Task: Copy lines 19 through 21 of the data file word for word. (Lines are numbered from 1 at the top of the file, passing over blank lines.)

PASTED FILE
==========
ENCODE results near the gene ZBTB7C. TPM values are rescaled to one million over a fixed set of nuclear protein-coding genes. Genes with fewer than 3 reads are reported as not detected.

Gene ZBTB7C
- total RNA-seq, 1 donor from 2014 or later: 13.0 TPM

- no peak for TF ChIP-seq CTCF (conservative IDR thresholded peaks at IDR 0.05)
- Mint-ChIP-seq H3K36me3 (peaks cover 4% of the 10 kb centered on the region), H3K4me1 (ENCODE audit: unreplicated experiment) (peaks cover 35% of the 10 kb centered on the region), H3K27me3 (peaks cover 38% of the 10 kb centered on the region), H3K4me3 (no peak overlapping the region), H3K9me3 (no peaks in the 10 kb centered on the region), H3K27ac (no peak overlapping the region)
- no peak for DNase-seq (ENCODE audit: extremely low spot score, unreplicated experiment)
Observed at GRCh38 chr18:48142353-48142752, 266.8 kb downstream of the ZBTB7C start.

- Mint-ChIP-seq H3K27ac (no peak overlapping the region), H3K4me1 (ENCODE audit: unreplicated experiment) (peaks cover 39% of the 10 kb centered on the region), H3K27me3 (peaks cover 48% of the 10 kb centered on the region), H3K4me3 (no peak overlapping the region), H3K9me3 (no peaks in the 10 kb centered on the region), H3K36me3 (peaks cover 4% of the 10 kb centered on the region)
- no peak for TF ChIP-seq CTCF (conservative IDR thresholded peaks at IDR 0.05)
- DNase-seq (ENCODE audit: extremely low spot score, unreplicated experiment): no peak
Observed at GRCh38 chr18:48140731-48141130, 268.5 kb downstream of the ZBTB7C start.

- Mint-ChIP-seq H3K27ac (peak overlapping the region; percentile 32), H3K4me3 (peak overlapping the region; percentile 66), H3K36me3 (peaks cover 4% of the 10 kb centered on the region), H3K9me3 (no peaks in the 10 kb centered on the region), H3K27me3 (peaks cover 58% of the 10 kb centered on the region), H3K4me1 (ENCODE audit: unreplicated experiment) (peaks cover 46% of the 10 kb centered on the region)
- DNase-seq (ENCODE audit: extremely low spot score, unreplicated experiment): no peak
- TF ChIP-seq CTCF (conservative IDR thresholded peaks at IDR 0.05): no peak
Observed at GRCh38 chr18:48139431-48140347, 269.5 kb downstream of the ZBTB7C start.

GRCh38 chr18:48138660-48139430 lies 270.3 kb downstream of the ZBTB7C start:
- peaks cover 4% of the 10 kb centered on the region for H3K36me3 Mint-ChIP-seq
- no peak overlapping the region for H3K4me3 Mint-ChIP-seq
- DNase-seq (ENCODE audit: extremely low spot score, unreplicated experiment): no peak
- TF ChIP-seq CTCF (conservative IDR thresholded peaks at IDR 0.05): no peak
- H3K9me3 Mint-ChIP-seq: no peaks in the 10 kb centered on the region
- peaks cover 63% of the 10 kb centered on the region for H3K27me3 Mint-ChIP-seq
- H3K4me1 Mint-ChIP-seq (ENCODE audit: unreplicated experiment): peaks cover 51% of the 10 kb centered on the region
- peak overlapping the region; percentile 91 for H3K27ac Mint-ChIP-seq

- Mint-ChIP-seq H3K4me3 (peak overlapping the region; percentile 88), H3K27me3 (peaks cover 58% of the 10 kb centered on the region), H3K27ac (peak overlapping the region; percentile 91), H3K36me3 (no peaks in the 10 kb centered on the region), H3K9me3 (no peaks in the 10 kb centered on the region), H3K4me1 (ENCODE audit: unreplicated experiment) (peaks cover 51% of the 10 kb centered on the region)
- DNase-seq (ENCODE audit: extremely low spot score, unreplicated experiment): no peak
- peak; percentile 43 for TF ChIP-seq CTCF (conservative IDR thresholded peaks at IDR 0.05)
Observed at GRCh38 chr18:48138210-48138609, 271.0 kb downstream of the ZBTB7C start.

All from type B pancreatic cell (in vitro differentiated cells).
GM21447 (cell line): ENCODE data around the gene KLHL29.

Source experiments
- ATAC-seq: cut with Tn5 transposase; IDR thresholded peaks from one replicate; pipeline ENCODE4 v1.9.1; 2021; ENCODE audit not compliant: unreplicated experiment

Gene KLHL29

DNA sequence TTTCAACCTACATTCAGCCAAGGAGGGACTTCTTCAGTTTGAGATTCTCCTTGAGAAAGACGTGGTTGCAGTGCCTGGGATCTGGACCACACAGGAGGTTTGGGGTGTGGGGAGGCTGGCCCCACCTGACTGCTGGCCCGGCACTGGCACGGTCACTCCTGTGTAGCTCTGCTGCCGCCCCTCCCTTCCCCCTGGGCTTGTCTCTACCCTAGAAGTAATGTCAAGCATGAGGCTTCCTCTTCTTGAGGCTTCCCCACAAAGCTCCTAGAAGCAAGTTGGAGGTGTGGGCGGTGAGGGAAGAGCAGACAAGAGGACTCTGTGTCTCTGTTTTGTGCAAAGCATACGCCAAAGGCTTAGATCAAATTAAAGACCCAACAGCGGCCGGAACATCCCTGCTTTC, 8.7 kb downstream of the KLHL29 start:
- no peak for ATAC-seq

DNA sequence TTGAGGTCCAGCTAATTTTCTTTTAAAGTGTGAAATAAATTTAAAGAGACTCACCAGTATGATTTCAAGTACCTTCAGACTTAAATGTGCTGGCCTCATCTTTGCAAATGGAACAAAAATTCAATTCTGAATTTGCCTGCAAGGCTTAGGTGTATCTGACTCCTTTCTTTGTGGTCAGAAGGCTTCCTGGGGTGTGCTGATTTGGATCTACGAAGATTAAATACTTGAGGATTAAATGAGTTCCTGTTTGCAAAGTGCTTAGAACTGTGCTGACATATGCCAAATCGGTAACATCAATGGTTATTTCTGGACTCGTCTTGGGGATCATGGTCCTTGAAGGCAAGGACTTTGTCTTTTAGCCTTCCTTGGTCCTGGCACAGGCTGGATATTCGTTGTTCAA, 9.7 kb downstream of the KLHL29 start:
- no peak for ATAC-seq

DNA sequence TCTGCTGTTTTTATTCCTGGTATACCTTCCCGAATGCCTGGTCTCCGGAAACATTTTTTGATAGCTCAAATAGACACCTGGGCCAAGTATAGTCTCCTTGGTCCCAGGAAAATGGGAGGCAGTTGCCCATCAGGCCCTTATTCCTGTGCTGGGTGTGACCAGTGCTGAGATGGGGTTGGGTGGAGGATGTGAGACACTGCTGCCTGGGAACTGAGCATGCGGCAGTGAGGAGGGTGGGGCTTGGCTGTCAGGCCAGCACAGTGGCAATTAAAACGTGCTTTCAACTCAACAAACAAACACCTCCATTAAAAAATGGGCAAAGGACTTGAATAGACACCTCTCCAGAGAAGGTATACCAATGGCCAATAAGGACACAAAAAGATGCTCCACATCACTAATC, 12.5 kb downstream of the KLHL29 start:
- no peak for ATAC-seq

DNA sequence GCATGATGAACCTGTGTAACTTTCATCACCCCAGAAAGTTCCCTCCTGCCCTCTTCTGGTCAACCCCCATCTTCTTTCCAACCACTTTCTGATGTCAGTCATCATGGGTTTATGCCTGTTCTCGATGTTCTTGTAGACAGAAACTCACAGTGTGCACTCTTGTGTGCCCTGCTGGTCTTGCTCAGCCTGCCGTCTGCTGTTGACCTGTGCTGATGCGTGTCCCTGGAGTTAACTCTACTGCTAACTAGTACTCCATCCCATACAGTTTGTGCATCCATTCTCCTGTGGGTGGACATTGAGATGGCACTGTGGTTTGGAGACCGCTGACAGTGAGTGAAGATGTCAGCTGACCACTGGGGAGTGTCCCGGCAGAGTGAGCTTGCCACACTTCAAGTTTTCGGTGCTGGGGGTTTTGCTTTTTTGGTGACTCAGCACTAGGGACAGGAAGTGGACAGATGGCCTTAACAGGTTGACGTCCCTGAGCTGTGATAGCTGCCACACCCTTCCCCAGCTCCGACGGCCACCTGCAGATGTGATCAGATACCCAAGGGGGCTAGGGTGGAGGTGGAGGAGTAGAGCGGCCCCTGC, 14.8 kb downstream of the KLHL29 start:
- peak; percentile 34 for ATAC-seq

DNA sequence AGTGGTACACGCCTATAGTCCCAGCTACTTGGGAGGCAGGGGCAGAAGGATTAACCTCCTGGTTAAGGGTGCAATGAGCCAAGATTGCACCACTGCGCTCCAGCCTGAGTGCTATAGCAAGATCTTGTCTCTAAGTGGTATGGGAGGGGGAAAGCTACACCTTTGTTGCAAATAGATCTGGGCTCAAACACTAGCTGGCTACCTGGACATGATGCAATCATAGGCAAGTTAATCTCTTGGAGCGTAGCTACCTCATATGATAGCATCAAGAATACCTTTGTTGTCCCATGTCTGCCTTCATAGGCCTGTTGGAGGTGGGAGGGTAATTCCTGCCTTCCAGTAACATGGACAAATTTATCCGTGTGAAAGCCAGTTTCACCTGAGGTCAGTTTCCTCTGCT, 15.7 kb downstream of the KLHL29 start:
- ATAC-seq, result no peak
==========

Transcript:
- DNase-seq (ENCODE audit: extremely low spot score, unreplicated experiment): no peak
- TF ChIP-seq CTCF (conservative IDR thresholded peaks at IDR 0.05): no peak
- H3K9me3 Mint-ChIP-seq: no peaks in the 10 kb centered on the region